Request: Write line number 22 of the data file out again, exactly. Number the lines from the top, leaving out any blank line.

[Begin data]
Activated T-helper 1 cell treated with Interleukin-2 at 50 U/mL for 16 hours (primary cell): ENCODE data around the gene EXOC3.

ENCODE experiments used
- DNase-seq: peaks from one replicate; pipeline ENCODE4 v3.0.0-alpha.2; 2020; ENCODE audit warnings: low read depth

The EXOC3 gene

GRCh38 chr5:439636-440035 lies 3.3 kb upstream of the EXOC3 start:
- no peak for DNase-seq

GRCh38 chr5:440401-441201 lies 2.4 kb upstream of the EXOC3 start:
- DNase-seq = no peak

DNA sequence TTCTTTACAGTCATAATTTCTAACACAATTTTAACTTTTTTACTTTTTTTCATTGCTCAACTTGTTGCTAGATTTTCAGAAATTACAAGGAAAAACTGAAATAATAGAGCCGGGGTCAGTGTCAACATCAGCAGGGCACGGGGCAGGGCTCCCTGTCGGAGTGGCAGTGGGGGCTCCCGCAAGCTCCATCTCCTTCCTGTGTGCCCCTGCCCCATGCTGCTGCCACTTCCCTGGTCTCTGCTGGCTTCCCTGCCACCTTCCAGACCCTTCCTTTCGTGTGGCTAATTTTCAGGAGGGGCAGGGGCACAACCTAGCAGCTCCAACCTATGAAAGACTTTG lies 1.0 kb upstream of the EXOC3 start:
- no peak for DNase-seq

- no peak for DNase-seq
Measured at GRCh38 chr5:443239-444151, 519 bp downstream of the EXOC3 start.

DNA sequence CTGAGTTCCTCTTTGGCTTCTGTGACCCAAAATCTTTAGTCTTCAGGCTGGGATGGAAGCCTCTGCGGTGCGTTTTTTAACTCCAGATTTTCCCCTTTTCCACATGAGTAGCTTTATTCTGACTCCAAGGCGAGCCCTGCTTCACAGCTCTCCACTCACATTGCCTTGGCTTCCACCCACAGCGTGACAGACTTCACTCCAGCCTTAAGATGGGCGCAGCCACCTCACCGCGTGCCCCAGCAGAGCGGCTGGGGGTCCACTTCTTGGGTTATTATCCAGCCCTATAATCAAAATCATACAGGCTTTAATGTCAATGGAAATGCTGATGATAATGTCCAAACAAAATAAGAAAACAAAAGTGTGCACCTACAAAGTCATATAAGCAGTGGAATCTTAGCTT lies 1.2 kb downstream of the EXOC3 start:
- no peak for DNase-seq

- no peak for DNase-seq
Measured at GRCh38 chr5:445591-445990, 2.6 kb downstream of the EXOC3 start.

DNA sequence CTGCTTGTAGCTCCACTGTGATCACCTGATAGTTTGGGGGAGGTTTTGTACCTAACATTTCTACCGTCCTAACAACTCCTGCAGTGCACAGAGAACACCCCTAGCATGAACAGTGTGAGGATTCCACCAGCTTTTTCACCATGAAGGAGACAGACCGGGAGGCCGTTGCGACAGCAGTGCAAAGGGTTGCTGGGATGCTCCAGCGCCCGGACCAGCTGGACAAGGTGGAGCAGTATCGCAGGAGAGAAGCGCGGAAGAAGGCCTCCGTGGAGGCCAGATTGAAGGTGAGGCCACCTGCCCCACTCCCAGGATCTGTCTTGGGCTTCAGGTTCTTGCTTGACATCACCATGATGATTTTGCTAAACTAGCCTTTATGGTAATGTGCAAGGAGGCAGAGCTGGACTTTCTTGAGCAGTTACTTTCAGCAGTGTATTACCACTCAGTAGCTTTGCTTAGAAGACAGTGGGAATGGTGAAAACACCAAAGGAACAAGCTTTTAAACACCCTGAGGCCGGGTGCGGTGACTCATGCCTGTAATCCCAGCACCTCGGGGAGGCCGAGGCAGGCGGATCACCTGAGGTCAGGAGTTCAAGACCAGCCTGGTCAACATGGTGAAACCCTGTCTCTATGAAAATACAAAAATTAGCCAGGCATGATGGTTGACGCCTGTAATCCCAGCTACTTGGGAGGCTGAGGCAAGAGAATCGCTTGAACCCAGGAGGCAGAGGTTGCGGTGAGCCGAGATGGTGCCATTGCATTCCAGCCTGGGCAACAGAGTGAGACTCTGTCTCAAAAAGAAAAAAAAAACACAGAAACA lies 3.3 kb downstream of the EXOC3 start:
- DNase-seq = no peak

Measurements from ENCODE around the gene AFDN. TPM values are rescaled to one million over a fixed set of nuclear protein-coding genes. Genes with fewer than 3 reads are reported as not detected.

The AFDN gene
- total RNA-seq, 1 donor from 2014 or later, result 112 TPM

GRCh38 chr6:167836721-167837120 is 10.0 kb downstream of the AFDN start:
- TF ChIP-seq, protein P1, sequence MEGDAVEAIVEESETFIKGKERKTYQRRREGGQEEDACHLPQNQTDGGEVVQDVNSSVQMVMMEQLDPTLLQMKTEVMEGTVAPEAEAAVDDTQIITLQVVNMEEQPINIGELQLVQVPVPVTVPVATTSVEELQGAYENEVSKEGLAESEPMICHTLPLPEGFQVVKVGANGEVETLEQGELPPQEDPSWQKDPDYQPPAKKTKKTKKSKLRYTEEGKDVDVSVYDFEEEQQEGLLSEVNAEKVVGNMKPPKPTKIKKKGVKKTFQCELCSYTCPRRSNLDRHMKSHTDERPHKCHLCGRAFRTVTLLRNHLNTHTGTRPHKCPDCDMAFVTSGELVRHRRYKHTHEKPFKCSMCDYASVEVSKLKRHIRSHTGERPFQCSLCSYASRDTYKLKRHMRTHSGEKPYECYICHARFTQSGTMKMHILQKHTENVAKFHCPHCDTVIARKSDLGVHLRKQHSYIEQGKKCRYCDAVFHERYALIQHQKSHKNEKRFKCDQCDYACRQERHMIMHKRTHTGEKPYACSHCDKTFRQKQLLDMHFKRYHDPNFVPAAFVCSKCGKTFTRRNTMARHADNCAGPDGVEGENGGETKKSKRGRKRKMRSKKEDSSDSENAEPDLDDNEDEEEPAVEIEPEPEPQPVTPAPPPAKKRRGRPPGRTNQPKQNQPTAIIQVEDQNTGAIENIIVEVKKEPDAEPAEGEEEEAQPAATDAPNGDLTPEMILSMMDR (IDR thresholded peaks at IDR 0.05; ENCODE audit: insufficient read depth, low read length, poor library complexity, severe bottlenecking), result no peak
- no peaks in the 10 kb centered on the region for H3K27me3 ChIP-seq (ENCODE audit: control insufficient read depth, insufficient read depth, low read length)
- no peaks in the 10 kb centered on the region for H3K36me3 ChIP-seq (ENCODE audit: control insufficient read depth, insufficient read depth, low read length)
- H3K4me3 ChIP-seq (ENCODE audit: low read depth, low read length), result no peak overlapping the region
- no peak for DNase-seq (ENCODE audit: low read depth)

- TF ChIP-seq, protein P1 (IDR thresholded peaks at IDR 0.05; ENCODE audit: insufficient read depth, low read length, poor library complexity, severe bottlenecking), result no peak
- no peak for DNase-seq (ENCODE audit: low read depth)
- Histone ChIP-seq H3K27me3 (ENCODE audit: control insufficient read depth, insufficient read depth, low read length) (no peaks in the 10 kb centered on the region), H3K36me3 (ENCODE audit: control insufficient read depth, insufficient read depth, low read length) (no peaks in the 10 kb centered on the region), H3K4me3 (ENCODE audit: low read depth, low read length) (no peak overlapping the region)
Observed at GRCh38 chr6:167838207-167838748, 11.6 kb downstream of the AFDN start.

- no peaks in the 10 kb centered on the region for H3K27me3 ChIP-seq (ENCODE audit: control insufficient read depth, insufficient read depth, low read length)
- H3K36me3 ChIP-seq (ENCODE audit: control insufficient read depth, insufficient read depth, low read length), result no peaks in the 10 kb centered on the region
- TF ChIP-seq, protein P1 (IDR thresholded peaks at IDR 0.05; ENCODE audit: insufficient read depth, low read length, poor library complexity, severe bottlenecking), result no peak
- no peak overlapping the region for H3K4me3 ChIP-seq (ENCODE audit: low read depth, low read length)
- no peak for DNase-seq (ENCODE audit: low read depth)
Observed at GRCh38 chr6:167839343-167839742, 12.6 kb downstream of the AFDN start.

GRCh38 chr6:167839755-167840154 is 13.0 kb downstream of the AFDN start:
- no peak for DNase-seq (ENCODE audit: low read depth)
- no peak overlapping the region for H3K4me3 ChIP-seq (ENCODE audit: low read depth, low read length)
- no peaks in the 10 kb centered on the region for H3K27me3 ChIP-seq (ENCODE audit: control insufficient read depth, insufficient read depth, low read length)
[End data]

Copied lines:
GRCh38 chr6:167836721-167837120 is 10.0 kb downstream of the AFDN start: